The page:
How Hollywood blurs the line between workplace jokes and harassment

Hollywood writer's rooms are notorious boys clubs: men often outnumber the women by 8 to 1. Nell Scovell has been defying that statistic her entire career.

Hollywood writer's rooms are notorious boys clubs: men often outnumber the women by 8 to 1. TV writer Nell Scovell has defied that depressing statistic her entire career. She's written for an incredible list of shows: Friends, Late Night with David Letterman, The Simpsons, just to name a few. Here, she talks about a time in the Friends room where a lewd joke was taken a little too far — but also sparked an idea for an entire episode of the show. Nell's new book is the hilarious and illuminating Just the Funny Parts: ...And a Few Hard Truths About Sneaking into the Hollywood Boy's Club.

The science community has a problem: Its institutions are failing women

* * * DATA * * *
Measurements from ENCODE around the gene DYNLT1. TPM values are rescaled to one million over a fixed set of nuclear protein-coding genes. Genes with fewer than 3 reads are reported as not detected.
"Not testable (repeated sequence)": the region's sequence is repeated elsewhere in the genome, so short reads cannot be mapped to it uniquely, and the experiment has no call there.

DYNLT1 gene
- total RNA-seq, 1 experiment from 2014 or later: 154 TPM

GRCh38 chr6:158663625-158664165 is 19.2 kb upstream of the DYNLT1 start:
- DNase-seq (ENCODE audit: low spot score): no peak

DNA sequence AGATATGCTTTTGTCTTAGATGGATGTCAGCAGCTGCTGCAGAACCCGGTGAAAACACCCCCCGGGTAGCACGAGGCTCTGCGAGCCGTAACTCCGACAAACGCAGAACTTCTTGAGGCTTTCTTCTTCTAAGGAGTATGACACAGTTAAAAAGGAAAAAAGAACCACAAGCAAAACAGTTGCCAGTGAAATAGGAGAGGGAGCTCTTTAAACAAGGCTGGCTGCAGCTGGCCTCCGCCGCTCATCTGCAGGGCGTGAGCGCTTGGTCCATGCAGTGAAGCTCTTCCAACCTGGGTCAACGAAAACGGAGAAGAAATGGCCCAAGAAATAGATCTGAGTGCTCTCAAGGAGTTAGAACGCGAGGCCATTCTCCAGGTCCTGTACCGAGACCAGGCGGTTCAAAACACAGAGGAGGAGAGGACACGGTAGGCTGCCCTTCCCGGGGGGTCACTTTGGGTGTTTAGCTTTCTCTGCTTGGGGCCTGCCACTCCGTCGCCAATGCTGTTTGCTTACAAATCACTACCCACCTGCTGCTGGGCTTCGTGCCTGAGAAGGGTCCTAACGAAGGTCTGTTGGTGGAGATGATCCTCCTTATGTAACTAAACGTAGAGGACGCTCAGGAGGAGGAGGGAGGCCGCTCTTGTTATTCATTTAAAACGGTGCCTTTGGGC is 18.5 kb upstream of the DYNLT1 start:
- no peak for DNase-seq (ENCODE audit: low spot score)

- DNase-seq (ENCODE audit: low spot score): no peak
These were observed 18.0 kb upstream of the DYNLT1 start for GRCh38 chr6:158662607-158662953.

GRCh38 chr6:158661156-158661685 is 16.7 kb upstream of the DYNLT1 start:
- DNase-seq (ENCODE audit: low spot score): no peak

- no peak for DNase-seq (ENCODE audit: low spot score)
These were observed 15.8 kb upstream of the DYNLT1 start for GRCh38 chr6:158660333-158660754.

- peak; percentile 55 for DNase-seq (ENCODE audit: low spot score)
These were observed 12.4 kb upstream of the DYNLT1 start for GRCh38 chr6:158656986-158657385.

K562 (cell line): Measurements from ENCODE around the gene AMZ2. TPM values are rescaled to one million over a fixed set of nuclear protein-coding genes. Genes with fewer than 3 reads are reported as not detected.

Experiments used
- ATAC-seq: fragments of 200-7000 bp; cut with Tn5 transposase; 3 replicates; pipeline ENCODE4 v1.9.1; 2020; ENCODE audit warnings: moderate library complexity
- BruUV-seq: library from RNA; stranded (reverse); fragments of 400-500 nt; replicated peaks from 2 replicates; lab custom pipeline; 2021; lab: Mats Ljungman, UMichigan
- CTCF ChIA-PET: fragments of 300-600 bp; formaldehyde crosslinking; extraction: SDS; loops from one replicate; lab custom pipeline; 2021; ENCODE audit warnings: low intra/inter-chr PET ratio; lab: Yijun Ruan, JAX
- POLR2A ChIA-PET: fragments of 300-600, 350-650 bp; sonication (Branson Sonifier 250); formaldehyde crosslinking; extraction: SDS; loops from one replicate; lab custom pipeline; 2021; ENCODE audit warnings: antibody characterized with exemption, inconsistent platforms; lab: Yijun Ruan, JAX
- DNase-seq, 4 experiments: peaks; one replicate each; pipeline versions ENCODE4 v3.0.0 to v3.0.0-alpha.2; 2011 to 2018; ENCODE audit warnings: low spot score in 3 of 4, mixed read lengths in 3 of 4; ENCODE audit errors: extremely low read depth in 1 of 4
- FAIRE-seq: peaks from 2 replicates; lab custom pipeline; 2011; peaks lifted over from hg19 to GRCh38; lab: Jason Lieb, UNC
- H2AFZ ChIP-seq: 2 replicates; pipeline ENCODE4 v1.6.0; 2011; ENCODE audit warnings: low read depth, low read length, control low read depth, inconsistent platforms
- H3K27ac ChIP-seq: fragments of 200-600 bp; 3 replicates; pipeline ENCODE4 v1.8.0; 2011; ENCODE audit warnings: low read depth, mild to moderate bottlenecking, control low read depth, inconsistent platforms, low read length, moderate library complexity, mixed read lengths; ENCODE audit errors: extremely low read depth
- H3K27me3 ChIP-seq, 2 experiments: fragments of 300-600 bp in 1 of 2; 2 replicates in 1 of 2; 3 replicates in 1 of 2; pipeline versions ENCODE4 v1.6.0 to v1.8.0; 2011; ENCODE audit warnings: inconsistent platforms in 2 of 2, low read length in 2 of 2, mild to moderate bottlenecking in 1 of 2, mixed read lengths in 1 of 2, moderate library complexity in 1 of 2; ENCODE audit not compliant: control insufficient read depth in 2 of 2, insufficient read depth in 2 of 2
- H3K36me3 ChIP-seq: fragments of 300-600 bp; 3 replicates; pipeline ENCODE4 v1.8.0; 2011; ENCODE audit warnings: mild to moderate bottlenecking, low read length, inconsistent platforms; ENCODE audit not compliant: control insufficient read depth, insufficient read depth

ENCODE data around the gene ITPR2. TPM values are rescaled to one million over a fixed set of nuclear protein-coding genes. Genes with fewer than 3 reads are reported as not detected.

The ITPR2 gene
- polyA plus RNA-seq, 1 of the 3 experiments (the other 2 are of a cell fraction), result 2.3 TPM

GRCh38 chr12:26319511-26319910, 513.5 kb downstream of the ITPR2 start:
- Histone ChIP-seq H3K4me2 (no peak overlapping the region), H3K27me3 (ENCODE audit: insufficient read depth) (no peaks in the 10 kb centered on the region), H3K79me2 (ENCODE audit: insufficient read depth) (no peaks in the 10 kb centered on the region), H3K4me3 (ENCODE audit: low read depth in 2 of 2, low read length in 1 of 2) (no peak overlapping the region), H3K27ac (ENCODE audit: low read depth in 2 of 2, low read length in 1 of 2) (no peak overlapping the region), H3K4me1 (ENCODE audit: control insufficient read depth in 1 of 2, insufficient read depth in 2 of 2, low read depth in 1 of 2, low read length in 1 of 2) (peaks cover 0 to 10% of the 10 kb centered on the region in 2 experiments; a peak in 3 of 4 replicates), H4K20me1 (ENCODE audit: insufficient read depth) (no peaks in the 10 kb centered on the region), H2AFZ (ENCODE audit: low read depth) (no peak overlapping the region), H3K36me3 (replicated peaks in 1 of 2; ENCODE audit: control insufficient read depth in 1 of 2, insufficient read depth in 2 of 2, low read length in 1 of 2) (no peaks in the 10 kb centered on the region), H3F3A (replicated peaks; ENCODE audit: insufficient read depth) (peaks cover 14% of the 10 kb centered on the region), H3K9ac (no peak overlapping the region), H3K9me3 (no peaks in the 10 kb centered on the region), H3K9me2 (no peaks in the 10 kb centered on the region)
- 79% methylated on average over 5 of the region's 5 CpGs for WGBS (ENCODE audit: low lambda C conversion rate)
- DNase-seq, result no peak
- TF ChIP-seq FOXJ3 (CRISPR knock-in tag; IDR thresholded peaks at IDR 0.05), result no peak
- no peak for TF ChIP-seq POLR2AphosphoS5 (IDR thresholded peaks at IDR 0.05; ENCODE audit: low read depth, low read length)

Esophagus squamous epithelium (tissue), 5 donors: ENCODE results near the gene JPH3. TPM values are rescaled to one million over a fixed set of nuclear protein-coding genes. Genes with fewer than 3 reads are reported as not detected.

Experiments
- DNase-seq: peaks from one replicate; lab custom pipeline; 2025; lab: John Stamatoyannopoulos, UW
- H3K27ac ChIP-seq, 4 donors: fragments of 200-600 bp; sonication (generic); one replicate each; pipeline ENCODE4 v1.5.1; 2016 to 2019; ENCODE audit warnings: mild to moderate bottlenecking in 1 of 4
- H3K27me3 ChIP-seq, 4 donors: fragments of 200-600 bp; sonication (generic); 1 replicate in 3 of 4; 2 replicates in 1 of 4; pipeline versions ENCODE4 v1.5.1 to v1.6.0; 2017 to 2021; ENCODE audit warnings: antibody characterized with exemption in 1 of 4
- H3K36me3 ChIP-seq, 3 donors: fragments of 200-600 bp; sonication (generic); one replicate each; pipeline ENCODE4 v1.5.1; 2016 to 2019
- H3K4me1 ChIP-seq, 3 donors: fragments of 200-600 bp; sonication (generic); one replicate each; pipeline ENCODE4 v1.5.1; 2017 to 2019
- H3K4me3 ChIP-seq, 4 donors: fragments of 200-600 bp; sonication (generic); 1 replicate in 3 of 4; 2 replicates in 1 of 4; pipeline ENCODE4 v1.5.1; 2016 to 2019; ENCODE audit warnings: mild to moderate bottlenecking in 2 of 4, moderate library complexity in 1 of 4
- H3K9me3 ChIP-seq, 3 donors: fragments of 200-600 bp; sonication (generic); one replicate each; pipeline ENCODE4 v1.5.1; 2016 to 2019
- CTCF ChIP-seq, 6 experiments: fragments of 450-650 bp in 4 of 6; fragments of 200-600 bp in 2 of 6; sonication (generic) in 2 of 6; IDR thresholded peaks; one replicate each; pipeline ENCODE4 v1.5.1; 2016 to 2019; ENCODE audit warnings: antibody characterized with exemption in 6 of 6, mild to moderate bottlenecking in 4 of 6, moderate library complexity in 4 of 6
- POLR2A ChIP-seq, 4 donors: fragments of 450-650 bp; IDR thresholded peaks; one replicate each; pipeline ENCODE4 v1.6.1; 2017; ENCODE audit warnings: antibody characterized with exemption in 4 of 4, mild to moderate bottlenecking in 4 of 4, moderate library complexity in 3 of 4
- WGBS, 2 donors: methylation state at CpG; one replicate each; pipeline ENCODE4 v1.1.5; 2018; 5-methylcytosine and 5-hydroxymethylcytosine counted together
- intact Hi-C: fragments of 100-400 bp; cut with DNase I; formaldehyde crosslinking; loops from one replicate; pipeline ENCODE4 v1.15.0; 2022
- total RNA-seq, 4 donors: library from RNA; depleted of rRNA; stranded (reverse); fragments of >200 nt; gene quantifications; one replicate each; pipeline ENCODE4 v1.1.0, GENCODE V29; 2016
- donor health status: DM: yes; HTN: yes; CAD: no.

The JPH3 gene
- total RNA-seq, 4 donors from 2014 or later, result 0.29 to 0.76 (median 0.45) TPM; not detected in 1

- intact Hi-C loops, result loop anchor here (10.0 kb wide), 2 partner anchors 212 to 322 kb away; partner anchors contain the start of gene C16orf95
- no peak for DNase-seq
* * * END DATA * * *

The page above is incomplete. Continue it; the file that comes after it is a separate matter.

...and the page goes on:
Geobiologist Hope Jahren explains why knowing your legal protections is probably more useful than attending another behavioral seminar on avoiding harassment.

Women make up 47% of the U.S. workforce, but only (on average) 23.75% of the science-based jobs out there. Geobiologist and author Hope Jahren wants to make that number higher. She argues that there aren't enough safeguards in place to ensure a safe working environment for women. Are there adequate sexual harassment policies in place, and will the workplace uphold them if need be? Talking about these issues and solving them in public will inevitably draw more women to positions in science, she says, and thus raise the average. Hope Jahren's latest book is Lab Girl, which won the National Book Critics Circle Award for Autobiography.